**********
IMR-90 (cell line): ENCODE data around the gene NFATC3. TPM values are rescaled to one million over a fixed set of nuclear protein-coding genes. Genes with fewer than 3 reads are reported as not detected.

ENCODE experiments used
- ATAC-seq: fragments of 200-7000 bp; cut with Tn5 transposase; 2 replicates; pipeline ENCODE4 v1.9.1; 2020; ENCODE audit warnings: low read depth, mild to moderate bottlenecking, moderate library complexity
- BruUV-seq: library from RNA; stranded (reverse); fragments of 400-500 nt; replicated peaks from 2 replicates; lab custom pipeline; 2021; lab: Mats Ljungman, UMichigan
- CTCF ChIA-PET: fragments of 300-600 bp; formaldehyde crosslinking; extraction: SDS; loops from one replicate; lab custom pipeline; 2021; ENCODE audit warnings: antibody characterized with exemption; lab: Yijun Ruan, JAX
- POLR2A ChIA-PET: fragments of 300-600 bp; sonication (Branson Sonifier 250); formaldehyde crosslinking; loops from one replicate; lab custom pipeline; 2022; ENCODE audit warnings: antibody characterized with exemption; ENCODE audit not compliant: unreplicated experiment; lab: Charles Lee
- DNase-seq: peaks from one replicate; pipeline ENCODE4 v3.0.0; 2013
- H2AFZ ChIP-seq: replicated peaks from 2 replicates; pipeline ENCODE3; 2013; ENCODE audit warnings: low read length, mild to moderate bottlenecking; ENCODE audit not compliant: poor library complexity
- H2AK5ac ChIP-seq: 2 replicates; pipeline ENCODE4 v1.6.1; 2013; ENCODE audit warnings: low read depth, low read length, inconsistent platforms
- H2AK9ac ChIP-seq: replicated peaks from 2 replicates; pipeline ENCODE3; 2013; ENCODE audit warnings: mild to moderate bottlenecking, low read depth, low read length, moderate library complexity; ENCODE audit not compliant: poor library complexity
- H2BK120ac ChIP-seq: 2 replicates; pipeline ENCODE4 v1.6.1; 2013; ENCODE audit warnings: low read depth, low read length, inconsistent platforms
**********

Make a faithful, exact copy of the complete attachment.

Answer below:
IMR-90 (cell line): ENCODE data around the gene NFATC3. TPM values are rescaled to one million over a fixed set of nuclear protein-coding genes. Genes with fewer than 3 reads are reported as not detected.

ENCODE experiments used
- ATAC-seq: fragments of 200-7000 bp; cut with Tn5 transposase; 2 replicates; pipeline ENCODE4 v1.9.1; 2020; ENCODE audit warnings: low read depth, mild to moderate bottlenecking, moderate library complexity
- BruUV-seq: library from RNA; stranded (reverse); fragments of 400-500 nt; replicated peaks from 2 replicates; lab custom pipeline; 2021; lab: Mats Ljungman, UMichigan
- CTCF ChIA-PET: fragments of 300-600 bp; formaldehyde crosslinking; extraction: SDS; loops from one replicate; lab custom pipeline; 2021; ENCODE audit warnings: antibody characterized with exemption; lab: Yijun Ruan, JAX
- POLR2A ChIA-PET: fragments of 300-600 bp; sonication (Branson Sonifier 250); formaldehyde crosslinking; loops from one replicate; lab custom pipeline; 2022; ENCODE audit warnings: antibody characterized with exemption; ENCODE audit not compliant: unreplicated experiment; lab: Charles Lee
- DNase-seq: peaks from one replicate; pipeline ENCODE4 v3.0.0; 2013
- H2AFZ ChIP-seq: replicated peaks from 2 replicates; pipeline ENCODE3; 2013; ENCODE audit warnings: low read length, mild to moderate bottlenecking; ENCODE audit not compliant: poor library complexity
- H2AK5ac ChIP-seq: 2 replicates; pipeline ENCODE4 v1.6.1; 2013; ENCODE audit warnings: low read depth, low read length, inconsistent platforms
- H2AK9ac ChIP-seq: replicated peaks from 2 replicates; pipeline ENCODE3; 2013; ENCODE audit warnings: mild to moderate bottlenecking, low read depth, low read length, moderate library complexity; ENCODE audit not compliant: poor library complexity
- H2BK120ac ChIP-seq: 2 replicates; pipeline ENCODE4 v1.6.1; 2013; ENCODE audit warnings: low read depth, low read length, inconsistent platforms